On the main routes into Nottingham, drivers will see signs showing the spaces available at the various multi-storey car parks in the city centre. The most obvious are those at the indoor shopping centres, Victoria and Broadmarsh. Many shoppers become used to the convenience of these, and by doing so, they are ‘conditioned’ to the shops and eateries that greet them as they emerge from their favourite but featureless car park. This ‘conditioning’ means that they will probably visit the same retailers and eat at the same café or restaurant. This also extends to bus users, who invariably, will get off at the same stop, closest to The Old Market Square in the heart of Nottingham.
I suppose we all like some routine in our lives. This familiarity makes us feel that we are getting the best out of our time visiting the city centre. I think we are missing out!
As a simple alternative, I advocate that much can be gained by starting the visit on foot and from an earlier point.
This example applies to accessing Nottingham from the east, although any visitor should consider it. Start at Sneinton Market and take a direct route to The Old Market Square via Victoria Leisure Centre, Gedling Street, Hockley, Goosegate, Carlton Street and through the Creative Quarter.
Those of you who can visualise Sneinton Market will know that this area is in need of redevelopment. It may not be the prettiest place in Nottingham but it will be redeveloped in the near future and probably change forever. See it while you can. Originally home to our fruit and vegetable wholesalers, it was once talked about as becoming Nottingham’s answer to London’s Covent Garden. This never materialised, but despite the area’s economic decline, it is commercially active, helped in part by student accommodation. The most impressive building is the Victoria Leisure Centre. Earmarked for closure 15 years ago, but (after local opposition) now fully modernised. It faces onto the improved market place with water features and seating. A short distance away are a couple of contemporary art galleries, One Thoresby Street and The Surface Gallery. Both are probably an acquired taste for most of us, but worth considering. If you plan to visit it is advisable to check their websites for opening times.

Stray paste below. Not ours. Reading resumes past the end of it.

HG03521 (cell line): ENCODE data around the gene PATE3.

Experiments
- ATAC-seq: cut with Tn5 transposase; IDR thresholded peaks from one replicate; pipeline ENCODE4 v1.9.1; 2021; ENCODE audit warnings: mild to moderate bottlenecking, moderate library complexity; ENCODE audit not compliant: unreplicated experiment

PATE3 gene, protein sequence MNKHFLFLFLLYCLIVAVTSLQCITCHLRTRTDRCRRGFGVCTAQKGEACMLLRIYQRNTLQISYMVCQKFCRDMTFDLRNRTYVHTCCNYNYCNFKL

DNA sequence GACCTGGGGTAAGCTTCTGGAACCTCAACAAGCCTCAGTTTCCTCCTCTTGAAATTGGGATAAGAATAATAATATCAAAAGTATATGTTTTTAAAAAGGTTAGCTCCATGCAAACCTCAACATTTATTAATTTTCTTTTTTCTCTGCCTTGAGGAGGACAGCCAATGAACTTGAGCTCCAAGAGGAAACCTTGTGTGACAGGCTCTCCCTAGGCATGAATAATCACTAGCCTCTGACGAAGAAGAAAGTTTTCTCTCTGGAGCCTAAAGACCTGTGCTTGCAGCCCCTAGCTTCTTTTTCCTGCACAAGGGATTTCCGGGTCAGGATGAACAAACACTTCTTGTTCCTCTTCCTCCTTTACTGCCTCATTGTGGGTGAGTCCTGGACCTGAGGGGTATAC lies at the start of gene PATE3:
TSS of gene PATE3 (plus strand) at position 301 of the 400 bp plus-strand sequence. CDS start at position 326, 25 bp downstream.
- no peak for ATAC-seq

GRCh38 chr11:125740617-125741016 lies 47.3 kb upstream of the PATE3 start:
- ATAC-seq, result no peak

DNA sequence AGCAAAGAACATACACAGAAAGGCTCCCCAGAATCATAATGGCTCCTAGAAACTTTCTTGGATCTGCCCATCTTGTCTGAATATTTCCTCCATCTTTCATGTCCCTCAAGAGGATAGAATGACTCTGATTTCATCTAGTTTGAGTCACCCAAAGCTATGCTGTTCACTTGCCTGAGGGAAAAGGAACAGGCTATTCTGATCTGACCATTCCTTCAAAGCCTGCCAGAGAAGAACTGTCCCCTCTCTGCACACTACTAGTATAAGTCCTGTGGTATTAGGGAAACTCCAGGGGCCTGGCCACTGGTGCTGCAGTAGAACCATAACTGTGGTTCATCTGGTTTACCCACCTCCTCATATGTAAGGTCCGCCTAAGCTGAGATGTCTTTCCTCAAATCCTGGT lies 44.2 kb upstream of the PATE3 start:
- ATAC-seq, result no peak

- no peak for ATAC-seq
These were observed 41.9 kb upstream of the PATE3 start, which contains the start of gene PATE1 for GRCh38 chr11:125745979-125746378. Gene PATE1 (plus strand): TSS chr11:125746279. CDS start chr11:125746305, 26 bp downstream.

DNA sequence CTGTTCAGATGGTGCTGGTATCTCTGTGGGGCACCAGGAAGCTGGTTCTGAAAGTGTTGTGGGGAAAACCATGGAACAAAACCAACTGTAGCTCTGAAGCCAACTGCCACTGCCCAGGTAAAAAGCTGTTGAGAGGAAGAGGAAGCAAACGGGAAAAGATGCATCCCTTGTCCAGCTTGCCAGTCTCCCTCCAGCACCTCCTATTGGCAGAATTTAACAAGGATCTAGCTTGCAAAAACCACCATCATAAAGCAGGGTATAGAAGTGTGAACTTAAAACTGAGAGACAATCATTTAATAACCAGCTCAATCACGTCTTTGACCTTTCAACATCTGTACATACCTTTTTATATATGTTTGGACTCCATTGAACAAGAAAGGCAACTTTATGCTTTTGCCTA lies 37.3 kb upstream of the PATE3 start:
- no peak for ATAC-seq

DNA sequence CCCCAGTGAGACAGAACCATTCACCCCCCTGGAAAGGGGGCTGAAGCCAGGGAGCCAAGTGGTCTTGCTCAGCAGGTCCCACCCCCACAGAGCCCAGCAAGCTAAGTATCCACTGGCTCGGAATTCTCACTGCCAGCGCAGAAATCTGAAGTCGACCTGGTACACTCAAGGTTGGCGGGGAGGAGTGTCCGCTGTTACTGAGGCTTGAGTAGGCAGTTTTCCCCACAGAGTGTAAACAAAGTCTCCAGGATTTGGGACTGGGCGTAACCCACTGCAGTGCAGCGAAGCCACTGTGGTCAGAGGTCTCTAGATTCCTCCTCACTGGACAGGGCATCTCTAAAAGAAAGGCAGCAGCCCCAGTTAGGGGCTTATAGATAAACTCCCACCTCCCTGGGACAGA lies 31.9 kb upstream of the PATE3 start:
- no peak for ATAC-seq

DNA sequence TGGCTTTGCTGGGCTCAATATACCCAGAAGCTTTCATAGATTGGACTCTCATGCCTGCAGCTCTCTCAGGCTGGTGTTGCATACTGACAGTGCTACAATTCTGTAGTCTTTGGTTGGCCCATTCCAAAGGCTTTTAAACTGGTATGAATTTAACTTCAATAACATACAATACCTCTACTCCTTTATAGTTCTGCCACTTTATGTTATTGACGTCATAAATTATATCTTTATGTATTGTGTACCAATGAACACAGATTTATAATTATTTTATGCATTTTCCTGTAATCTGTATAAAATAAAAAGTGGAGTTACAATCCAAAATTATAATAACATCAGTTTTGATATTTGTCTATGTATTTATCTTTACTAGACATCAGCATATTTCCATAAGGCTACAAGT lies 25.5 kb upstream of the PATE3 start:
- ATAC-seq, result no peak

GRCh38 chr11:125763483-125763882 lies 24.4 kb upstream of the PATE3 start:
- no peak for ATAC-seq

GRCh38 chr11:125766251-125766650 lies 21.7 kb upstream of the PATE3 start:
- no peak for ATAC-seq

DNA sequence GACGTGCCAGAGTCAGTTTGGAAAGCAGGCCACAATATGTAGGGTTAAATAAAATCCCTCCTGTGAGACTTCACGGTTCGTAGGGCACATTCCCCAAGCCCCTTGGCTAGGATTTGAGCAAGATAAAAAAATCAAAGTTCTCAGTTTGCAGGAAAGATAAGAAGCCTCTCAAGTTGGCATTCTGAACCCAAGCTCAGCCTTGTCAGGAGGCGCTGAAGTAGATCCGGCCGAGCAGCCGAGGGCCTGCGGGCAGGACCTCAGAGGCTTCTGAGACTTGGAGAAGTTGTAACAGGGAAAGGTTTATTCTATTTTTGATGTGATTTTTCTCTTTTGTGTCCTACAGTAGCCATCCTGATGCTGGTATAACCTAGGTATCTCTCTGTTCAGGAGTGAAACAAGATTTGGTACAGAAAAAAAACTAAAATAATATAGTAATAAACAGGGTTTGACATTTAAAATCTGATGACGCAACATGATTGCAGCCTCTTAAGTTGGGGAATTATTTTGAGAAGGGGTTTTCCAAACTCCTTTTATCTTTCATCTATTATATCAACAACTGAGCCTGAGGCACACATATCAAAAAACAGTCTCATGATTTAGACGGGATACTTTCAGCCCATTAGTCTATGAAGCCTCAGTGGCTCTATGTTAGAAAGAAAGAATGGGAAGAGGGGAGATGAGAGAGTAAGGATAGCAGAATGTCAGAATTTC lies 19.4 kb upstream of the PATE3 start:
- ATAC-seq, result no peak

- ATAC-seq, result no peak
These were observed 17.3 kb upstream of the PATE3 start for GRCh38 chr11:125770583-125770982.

A suitable point to start is the car park at Sneinton Market Square which is possibly the cheapest around, free for one hour and only £5 for 24 hours.
From there, walk along Bath Street towards the clock tower of the Victoria Leisure Centre. The Bath Inn is now successfully operating as part pub and part chip shop. Depending on your timing, this is worth a visit. They do excellent fish chips and peas, at £3.30 all day, served on a plate in a clean and functional café area.
Walking in front of the leisure centre
go past the GB Café and Murat Store. GB café is a traditional market café with no frills. Murat is an independent general store and off licence. It is well stocked, so much so that I managed to find a full bottle of black Sambuca that is rarely available at supermarkets.
Cross Parliament Street with the Ice Arena to your left you will notice the old Arkwright Mill that is now The Mandarin Restaurant. Some of you will remember it as a once popular bar called The Mill.
Continue straight onto Hockley and up the hill. With plenty of interesting shops and places to eat there is no need to divert left or right.
Should you choose to, the Lace Market area to the left has some fantastic buildings. To the right there are more bars, eateries and shops. The Broadway Cinema also provides a great alternative to those American cinema complexes that dominate most cities these days.
Hartleys, another independent café that provides good quality food. For a more Mediterranean menu, there is Edins and the Jam Café. Both these have a great ambience, helped by the fact that they are also a night time music venues.
As you reach the top of the hill, you can bear left or right. Bearing right takes you down Pelham Street with more independent shops and cafes. The latest addition is Cobden Chambers which is through an entry on the right. A courtyard of independent shops and a place to relax too.
By now you have the rear of the Council House in your sights and The Old Market Square. You can now access your usual places from here. The walk from Sneinton Market Square is ten minutes, provided you do not allow yourself to be distracted. Why not give yourself an hour and enjoy the area, using the money you saved on parking.